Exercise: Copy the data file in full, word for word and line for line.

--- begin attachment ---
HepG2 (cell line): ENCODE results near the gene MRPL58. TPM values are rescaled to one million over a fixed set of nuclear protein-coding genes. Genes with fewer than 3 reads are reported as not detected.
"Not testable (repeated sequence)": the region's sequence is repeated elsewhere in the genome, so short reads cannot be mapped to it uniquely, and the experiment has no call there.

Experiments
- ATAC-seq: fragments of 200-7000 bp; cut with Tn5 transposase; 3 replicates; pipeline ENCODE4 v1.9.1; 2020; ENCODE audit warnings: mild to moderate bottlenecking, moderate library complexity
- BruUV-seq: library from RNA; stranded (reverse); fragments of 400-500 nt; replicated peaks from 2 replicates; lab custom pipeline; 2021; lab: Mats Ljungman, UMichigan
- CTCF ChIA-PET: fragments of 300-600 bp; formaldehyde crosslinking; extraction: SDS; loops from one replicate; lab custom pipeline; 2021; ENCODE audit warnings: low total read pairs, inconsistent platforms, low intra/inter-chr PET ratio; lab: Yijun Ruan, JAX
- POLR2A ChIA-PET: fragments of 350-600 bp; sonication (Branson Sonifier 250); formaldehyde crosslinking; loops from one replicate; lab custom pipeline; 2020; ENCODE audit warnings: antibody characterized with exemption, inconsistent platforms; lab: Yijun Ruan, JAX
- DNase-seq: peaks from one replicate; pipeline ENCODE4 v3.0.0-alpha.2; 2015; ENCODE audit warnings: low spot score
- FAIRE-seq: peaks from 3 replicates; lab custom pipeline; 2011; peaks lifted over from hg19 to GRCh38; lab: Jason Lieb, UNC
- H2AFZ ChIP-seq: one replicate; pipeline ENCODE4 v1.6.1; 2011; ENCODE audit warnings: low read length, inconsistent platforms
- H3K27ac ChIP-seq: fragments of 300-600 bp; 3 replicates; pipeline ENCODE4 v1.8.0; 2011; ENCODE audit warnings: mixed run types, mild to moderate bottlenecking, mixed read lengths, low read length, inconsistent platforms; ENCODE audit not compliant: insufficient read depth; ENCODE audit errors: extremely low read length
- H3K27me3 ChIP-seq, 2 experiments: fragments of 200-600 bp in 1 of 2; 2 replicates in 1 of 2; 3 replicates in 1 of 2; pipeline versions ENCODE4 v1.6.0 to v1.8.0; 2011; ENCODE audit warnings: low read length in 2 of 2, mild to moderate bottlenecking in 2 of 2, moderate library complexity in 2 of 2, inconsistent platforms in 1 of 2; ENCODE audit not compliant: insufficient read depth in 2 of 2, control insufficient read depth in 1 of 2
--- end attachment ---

HepG2 (cell line): ENCODE results near the gene MRPL58. TPM values are rescaled to one million over a fixed set of nuclear protein-coding genes. Genes with fewer than 3 reads are reported as not detected.
"Not testable (repeated sequence)": the region's sequence is repeated elsewhere in the genome, so short reads cannot be mapped to it uniquely, and the experiment has no call there.

Experiments
- ATAC-seq: fragments of 200-7000 bp; cut with Tn5 transposase; 3 replicates; pipeline ENCODE4 v1.9.1; 2020; ENCODE audit warnings: mild to moderate bottlenecking, moderate library complexity
- BruUV-seq: library from RNA; stranded (reverse); fragments of 400-500 nt; replicated peaks from 2 replicates; lab custom pipeline; 2021; lab: Mats Ljungman, UMichigan
- CTCF ChIA-PET: fragments of 300-600 bp; formaldehyde crosslinking; extraction: SDS; loops from one replicate; lab custom pipeline; 2021; ENCODE audit warnings: low total read pairs, inconsistent platforms, low intra/inter-chr PET ratio; lab: Yijun Ruan, JAX
- POLR2A ChIA-PET: fragments of 350-600 bp; sonication (Branson Sonifier 250); formaldehyde crosslinking; loops from one replicate; lab custom pipeline; 2020; ENCODE audit warnings: antibody characterized with exemption, inconsistent platforms; lab: Yijun Ruan, JAX
- DNase-seq: peaks from one replicate; pipeline ENCODE4 v3.0.0-alpha.2; 2015; ENCODE audit warnings: low spot score
- FAIRE-seq: peaks from 3 replicates; lab custom pipeline; 2011; peaks lifted over from hg19 to GRCh38; lab: Jason Lieb, UNC
- H2AFZ ChIP-seq: one replicate; pipeline ENCODE4 v1.6.1; 2011; ENCODE audit warnings: low read length, inconsistent platforms
- H3K27ac ChIP-seq: fragments of 300-600 bp; 3 replicates; pipeline ENCODE4 v1.8.0; 2011; ENCODE audit warnings: mixed run types, mild to moderate bottlenecking, mixed read lengths, low read length, inconsistent platforms; ENCODE audit not compliant: insufficient read depth; ENCODE audit errors: extremely low read length
- H3K27me3 ChIP-seq, 2 experiments: fragments of 200-600 bp in 1 of 2; 2 replicates in 1 of 2; 3 replicates in 1 of 2; pipeline versions ENCODE4 v1.6.0 to v1.8.0; 2011; ENCODE audit warnings: low read length in 2 of 2, mild to moderate bottlenecking in 2 of 2, moderate library complexity in 2 of 2, inconsistent platforms in 1 of 2; ENCODE audit not compliant: insufficient read depth in 2 of 2, control insufficient read depth in 1 of 2